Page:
When my children were little, a new kind of toy hit the market. A car or a lorry or some other vehicle that could – with a few deft twists – be transformed into a robot or a plane or a rocket-ship. What fun! Except that only six-year-olds could work them. The kids would sigh and roll their eyes as I fumbled with the gadget, getting it all wrong of course. By the time I would give it back to them, the toy was often unrecognisable as either car or robot – some mangled hybrid between the two. Transformation: it’s a tricky business I tell you.
But in Romans chapter 12, Paul suggests that transformation is expected of us. The Apostle sets the idea up by way of a contrast:
Do not be conformed to this world, but be transformed by the renewal of your mind (Romans 12:2)
The contrast clearly sets up “this world” as the bad example; the one we are not supposed to end up like. But the world isn’t just a passive example; a simple instruction sheet with diagrams explaining how to conform. No, Paul implies that the world is actively working to make us think worldly. To be conformed is to be moulded into a shape like jelly. It’s something that happens from the outside, the result of heat and pressure forcing us to go along with what the world wants us to be. I could take one of those toy cars and hammer it or melt it into something else, but it wouldn’t work right anymore, it wouldn’t fulfil its design. When we, as Christians, allow the world to press us into a mould we weren’t designed for, we don’t work right either.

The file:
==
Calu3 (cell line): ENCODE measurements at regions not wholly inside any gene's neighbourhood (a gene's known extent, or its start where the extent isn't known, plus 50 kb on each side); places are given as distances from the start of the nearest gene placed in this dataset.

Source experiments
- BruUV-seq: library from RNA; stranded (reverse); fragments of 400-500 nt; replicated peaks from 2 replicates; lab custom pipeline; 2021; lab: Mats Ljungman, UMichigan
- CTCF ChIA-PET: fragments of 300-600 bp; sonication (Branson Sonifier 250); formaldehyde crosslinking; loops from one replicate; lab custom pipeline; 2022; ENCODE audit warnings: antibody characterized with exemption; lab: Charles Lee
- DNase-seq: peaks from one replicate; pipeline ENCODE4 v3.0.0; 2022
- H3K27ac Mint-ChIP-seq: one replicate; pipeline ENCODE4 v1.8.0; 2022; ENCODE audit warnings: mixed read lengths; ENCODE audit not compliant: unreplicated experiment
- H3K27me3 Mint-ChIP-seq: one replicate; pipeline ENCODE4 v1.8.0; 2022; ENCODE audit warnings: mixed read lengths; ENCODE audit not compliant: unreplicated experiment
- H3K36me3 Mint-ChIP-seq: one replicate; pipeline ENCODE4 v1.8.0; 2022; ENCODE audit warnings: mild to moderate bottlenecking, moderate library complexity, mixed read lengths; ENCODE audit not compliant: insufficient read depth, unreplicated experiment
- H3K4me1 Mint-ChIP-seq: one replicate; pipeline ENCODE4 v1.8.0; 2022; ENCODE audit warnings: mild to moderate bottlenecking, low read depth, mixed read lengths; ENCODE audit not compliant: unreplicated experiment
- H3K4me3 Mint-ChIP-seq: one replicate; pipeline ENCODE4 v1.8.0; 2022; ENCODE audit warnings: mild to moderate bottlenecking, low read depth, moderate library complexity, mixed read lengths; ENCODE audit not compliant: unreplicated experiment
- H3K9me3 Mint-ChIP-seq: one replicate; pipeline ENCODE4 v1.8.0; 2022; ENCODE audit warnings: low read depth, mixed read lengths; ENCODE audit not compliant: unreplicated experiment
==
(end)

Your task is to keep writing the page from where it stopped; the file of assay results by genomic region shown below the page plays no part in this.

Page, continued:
The world’s mould for us is clearly displayed everywhere we look. As far as the world is concerned we were designed for more sex, more money, more celebrity. And the world has promised that it can provide us with all the above – if we go along. You only have to watch a few minutes of TV or glance at the hoardings on the high street to work that out. But the Bible has its own catchphrase for such out-of-control appetites:
…the desires of the flesh and the desires of the eyes and pride of life (1 John 2:16)
And John goes on to assert that this way of thinking is:
…not from the Father but is from the world.
The alternative is to allow a transformation to take place: a transformation in our thinking. God has spiritually designed each of us to work in a particular way, to fulfil a particular design. In order for that to happen we need to think differently from the world’s way of thinking: by the renewal of your mind says Paul (Romans 12:2). It happens when we start to run every decision through the filter that he provides at the end of the verse:
…what is the will of God, what is good and acceptable and perfect.
Any decision, every idea has to allow for this line of thinking. Some decisions are trivial, and easy to settle (“toast or cornflakes?”) but others have more grit to them. “Should I be watching this show?” “Is this conversation turning into gossip?” “What am I doing here again?” Little by little, as we allow our minds to be renewed by honestly asking ourselves the gritty questions, a transformed life starts to take shape.